Virtual reality for the special education classroom

In the 21st century, while technological advancements have disrupted the world, learning in virtual reality (VR) is making waves within education across the globe. With VR, students are taking virtual field trips to outer space, observing the molecular structure of human anatomy, and exploring the Eiffel Tower from the confines of their schools and homes. The life-like environment that VR offers presents an entirely new way to observe our surroundings, learn new concepts, and explore far-off realms considered relatively inaccessible due to physical limitations. Now imagine the wonders VR can do in special education classrooms, where students face significant challenges in various aspects of their daily lives, including education, social performance, and personal relationships.

How VR can make a difference

Students with special needs require a different approach to learning, which can be provided effectively via VR-based technology. By leveraging VR technology, education can be delivered in a more efficient way than ever imagined, offering learners of all kinds to be in more control of their own learning through autonomy, and self-paced, self-directed learning environments. Removing distractions, as VR does, promotes focused concentration on the topic at hand, and the security of a pressure-free, judgment-free environment. That students actively seek out a chance to learn inside VR means that motivation is drastically increased, and student affect is lowered. These are fantastic conditions for anyone to successfully learn within.

Overcoming physical barriers

Imagine an individual in a wheelchair enjoying surfing in a virtual environment! The joy and thrill of being able to do something that is physically impossible, can be an empowering experience. For some differently-abled learners, physical impediments may limit their ability to learn certain concepts in a classroom. A 3D-simulated environment in VR can help them access relatively unattainable learning experiences as they get an opportunity to navigate a virtual environment, autonomously.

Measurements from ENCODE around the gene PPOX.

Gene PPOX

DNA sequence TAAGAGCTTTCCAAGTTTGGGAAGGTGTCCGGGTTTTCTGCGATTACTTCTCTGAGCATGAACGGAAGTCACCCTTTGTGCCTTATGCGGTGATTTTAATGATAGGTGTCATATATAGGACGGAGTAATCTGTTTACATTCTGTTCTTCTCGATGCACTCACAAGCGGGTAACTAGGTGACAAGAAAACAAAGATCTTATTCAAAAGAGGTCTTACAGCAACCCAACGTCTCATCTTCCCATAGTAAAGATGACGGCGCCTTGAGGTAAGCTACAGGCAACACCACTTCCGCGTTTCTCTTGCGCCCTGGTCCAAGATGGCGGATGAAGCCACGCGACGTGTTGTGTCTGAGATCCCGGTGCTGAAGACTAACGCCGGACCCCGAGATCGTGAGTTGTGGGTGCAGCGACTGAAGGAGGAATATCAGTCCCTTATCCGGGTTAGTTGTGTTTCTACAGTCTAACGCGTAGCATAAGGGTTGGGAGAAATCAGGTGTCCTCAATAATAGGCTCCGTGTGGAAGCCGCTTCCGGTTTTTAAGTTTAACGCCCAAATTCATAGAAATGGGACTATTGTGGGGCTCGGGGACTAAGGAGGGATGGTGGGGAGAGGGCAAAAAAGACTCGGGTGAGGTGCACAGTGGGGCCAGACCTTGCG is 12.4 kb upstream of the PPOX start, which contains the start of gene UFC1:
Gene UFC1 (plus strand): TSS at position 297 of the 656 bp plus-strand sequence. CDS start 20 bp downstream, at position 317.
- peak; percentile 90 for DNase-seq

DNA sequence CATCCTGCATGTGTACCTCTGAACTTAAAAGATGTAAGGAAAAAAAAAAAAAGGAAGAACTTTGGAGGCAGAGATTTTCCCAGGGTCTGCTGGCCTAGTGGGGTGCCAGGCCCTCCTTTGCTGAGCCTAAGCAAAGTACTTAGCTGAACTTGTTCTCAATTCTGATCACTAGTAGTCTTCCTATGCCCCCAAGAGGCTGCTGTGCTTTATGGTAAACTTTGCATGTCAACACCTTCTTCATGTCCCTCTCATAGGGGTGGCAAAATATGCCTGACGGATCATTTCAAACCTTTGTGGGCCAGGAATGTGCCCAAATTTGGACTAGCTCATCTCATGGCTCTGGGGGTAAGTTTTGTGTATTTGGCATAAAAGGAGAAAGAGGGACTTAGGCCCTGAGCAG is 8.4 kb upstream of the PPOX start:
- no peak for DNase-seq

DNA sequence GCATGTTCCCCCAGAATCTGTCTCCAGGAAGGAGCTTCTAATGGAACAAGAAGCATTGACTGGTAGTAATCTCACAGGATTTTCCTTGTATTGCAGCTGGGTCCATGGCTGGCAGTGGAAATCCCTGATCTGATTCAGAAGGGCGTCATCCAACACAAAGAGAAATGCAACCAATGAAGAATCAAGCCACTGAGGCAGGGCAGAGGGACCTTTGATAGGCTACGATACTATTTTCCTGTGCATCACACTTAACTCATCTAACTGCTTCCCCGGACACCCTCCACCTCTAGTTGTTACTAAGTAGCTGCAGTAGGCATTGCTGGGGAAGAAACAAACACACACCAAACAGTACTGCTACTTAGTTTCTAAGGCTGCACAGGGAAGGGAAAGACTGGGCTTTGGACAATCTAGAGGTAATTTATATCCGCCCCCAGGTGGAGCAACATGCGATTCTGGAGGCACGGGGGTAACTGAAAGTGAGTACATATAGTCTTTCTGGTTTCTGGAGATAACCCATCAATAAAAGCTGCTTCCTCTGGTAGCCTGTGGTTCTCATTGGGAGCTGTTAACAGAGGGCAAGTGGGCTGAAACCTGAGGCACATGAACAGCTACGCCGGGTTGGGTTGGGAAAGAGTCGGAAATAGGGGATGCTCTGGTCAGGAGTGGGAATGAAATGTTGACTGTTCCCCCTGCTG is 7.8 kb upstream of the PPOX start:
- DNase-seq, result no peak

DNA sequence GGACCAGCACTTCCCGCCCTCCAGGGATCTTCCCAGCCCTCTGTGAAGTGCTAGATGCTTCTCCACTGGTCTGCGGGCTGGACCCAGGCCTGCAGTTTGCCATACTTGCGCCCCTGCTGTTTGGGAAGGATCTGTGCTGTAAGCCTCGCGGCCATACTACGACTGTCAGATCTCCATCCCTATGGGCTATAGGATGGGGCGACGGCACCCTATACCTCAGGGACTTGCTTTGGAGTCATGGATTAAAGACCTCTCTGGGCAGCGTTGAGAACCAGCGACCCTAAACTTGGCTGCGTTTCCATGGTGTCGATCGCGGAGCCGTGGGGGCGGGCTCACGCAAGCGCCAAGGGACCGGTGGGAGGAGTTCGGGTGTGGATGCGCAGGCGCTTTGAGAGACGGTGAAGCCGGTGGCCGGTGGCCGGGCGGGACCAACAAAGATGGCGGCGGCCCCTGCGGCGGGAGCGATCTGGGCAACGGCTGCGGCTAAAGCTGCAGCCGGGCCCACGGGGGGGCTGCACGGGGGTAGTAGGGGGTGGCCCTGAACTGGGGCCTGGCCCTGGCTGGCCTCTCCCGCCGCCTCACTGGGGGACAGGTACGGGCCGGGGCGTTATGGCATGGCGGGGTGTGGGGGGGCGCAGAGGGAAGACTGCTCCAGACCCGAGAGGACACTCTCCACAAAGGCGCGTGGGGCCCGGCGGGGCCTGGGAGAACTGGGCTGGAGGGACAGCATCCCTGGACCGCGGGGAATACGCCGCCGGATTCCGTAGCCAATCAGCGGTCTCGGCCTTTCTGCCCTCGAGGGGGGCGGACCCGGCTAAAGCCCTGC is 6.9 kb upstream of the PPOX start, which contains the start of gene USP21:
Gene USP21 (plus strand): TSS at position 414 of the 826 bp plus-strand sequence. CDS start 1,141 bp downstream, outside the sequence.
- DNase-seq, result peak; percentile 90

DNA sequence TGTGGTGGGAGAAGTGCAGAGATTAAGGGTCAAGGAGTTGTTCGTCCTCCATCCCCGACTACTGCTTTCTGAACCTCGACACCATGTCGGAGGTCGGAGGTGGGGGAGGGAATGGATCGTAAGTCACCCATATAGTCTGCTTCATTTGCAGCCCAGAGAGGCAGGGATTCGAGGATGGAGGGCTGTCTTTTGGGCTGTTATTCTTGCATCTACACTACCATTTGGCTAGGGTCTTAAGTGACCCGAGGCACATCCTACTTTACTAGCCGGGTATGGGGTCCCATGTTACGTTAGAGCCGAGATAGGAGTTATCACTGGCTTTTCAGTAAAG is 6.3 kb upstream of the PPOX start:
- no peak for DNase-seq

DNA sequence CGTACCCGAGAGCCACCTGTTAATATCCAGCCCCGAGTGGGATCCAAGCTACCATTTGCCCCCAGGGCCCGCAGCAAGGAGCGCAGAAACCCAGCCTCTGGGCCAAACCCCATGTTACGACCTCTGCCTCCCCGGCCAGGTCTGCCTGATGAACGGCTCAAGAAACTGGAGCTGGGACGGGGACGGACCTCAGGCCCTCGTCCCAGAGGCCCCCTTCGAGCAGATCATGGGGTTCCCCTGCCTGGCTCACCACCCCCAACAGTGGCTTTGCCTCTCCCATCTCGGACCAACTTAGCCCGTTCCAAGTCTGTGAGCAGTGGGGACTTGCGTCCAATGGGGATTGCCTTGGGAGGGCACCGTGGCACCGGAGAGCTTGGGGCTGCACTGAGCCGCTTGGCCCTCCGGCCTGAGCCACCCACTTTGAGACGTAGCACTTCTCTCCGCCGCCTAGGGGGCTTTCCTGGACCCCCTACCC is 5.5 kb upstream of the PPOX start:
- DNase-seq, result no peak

A safe space for learners

Many learners with physical or mental challenges may take longer to get acquainted with a social environment, and might feel uncomfortable in a social setting such as a classroom. With VR, there is an opportunity to learn in a non-threatening environment. A virtual environment that imitates real-life offers a safe space for learners, thereby fostering a healthy relationship with learning.

Allows self-paced learning

VR-based immersive and experiential learning helps to create a deeper level of engagement with target topics. The learning process involves virtual experiences which can be performed at one’s pace, in a self-directed environment. If students don’t understand a concept the first time, VR allows them to go through it as many times as they want, till they are familiar with it.

Improves social skills and enhances self-esteem

Certain VR learning modules allow users to interact with real or virtual avatars in situational, life imitating settings. This provides learners with different abilities a chance to explore social opportunities they may not typically find in classrooms, allowing them to build social skills confidently by interacting with avatars. Learners may have an option to select an avatar, or animated character, to represent them in the virtual reality environment, allowing them to picture themselves without the limitations of their own bodies.

Learning cannot be confined to the classroom. With the help of VR simulated learning, educational institutes can provide students with a whole new learning experience that is practical and personal. By integrating VR into classrooms, it is possible to make education more inclusive. VR-based learning ensures high retention rates owing to multimodal exposure to simulation, as compared to traditional ways of learning in classrooms. This also helps in boosting a child’s imagination and creativity. VR-led environments offer a world of opportunities waiting to be explored.